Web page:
Ahead of the three man midfield unit, we saw two attacking midfielders/wingers. The roles of these players in this formation functioned as a hybrid of the wide players in a 4-3-3 and a 4-2-3-1. While looking to provide width on the defensive back line when necessary, they also drifted infield to link up play and dropped back in defense to provide cover for the fullbacks. These roles fit in with the fluid concept behind the three man midfield unit, as all five players will look to fill space to move the ball forward, with the weak side attacking mid pushing wide to open gaps in the defense.
In the second half of each of the friendlies, we saw a slightly different style of play from the central midfield area. Against Guangdong, it was Aquilani, Coady, and Adam, while against Malaysia, it was Aquilani, Shelvey, and Poulsen. Being the common denominator between the two games, Aquilani also took the dominant role in this formation. This formation was essentially the traditional double pivot behind and trequartista ahead. Both deeper midfielders looked primarily to hold position in front of the defense with noticeably more attacking impetus from the fullbacks. Aquilani was without a doubt the primary creative axis in this formation as the ball was rarely moved from defense to attack without a few slick touches from the Italian’s boots. Notably, Aquilani was not adverse to tracking back and putting in defensive work, as he generally dropped back to pressure the deeper midfielders on the ball and cut off passing lanes.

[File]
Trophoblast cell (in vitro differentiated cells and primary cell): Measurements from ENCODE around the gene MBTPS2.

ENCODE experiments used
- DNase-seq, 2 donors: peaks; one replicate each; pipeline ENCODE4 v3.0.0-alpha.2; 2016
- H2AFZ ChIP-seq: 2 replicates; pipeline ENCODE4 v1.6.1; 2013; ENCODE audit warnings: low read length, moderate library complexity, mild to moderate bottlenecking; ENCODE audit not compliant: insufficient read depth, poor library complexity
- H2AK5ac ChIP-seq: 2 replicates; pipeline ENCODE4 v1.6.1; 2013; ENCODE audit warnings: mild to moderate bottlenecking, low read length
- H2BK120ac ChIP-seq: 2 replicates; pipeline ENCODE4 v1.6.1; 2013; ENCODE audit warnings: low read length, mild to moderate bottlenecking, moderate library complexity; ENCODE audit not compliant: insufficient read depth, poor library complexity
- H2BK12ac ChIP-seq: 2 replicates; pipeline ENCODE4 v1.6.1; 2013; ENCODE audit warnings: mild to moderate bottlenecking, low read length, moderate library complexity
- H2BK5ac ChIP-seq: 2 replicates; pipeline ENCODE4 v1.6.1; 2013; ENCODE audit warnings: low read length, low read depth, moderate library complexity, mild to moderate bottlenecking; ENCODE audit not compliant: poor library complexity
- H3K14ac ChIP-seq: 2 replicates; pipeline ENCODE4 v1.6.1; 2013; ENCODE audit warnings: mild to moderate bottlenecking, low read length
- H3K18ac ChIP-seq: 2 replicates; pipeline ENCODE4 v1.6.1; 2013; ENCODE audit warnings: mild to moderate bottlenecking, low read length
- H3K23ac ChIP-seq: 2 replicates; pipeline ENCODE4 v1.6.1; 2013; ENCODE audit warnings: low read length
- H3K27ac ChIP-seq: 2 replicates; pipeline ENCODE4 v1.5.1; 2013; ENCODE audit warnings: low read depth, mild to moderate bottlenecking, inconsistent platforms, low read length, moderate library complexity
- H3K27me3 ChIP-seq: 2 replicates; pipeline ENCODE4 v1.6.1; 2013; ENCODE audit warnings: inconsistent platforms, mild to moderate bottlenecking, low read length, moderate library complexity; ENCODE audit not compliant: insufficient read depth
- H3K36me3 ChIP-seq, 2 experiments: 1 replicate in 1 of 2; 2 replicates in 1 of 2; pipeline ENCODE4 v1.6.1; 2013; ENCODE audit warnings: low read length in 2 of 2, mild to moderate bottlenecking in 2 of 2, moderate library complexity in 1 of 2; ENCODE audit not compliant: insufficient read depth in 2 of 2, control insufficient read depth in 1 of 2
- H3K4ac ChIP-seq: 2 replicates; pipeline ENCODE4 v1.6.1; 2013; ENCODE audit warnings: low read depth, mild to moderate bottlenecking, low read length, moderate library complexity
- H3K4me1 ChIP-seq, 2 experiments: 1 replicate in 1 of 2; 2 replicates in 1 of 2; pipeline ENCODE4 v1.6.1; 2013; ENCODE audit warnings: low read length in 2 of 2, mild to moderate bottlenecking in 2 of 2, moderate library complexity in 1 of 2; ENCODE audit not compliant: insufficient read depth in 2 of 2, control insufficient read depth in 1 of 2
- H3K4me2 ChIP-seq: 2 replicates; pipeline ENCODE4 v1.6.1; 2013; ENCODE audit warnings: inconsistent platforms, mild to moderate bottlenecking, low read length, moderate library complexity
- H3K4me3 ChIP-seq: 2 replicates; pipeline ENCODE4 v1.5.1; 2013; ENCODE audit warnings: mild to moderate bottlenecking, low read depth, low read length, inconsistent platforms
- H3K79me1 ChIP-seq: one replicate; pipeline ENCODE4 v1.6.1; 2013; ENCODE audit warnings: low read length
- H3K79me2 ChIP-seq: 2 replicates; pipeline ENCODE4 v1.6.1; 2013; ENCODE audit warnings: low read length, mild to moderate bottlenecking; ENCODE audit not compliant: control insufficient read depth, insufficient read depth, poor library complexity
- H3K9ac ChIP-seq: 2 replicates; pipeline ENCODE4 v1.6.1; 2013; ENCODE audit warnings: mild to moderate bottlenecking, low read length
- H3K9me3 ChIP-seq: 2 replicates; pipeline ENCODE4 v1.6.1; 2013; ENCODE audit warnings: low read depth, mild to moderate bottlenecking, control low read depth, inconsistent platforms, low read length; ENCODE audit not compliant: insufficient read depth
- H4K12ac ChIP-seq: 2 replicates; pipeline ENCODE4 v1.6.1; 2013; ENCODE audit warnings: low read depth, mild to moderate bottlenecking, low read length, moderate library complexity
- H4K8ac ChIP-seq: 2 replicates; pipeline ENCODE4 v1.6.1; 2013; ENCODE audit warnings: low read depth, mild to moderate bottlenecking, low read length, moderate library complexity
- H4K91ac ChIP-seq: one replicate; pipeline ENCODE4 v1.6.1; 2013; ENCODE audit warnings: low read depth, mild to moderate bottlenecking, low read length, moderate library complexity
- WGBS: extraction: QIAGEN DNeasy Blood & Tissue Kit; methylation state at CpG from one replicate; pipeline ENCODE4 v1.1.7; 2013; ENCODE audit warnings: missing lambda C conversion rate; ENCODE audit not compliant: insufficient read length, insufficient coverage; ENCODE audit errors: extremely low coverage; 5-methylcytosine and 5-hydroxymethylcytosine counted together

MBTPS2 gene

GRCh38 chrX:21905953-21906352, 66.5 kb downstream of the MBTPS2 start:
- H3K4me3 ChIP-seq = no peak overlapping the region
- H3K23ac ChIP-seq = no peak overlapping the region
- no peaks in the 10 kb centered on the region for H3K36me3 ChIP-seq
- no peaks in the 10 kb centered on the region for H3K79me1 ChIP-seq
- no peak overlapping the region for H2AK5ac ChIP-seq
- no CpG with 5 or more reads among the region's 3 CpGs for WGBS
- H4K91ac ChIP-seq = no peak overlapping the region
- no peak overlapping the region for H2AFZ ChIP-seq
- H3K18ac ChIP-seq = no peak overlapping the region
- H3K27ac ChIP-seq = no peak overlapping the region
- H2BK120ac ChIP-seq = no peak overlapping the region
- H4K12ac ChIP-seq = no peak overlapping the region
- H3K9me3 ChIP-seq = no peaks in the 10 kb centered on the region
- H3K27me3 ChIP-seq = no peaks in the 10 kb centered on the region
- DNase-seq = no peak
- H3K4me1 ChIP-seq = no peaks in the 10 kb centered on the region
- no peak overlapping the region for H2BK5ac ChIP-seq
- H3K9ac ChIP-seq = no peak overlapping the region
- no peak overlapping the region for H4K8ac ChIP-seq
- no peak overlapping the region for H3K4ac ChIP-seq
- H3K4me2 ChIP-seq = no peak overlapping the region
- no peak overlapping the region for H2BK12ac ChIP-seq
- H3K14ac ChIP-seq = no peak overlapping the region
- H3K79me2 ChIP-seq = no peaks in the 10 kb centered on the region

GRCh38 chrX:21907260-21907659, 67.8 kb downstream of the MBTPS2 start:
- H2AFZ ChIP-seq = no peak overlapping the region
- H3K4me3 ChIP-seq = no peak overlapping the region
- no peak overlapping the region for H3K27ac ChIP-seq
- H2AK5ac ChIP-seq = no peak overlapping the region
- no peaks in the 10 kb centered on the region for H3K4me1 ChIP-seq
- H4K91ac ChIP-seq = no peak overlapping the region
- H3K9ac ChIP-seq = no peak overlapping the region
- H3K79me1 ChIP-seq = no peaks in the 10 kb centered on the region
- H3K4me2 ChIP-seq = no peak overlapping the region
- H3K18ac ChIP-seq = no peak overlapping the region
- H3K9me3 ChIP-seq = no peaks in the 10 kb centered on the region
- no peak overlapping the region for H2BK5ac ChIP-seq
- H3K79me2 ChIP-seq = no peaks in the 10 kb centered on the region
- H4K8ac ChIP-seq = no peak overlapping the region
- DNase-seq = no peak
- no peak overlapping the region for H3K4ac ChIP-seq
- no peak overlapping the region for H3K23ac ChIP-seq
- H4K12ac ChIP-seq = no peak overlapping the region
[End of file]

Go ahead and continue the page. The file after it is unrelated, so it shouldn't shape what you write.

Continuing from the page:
However, since this formation centered on the use of Aquilani, a player whose future at the club is somewhat foggy, it’s not clear if we’ll be seeing this at all during the season. While Gerrard, Meireles, and perhaps Adam could play this role, they’d all likely be more effective in the previously mentioned formation. If Aquilani stays, I suspect we’ll see this formation when looking to play prominently between the oppositions’ defensive lines.
What is Kenny likely to use?
So what might we see during the coming season? I suspect that 4-3-2-1 may be the primary formation used by Liverpool, based on the moves in the transfer market and prominent use in the friendlies so far. However, we have been lacking Lucas, Downing, and Suarez in the matches to date. When they’re available, I suspect that Suarez and Downing will primarily play as the wide attackers with Carroll leading the line, and Lucas to slot into the midfield along with two of Adam, Gerrard, and Meireles. In Carroll’s absence, Suarez would lead the line, flanked by two of Downing, Kuyt, Gerrard, and Maxi.
As noted above, the use of 4-2-3-1 is likely dependent on whether Aquilani decides to play his football in Liverpool or Florence this next season. The players would likely remain the same as in the 4-3-2-1, with the midfield comprise of Aquilani and two from Lucas, Gerrard, Adam, and Meireles. However, I think this formation would likely feature Suarez leading the line, as his movement would be much more effective ahead of Aquilani than would be Carroll’s power and aerial ability.
It’s also likely that we’ll see a fair amount of the 4-2-2-2 that was predominantly used under Dalglish last season and I broke down in a previous post earlier in the summer. Using Downing and Kuyt/Gerrard/Maxi wide with Lucas and Gerrard/Adam/Meireles/Aquilani in the engine room we would see a blend of power, width, slick passing, and quick movement.
**Another reminder that you can submit a guest post if you're interested---we've only got two weekends left before the season starts, so if you're interested just send an email to firstname.lastname@example.org with questions or your completed post.**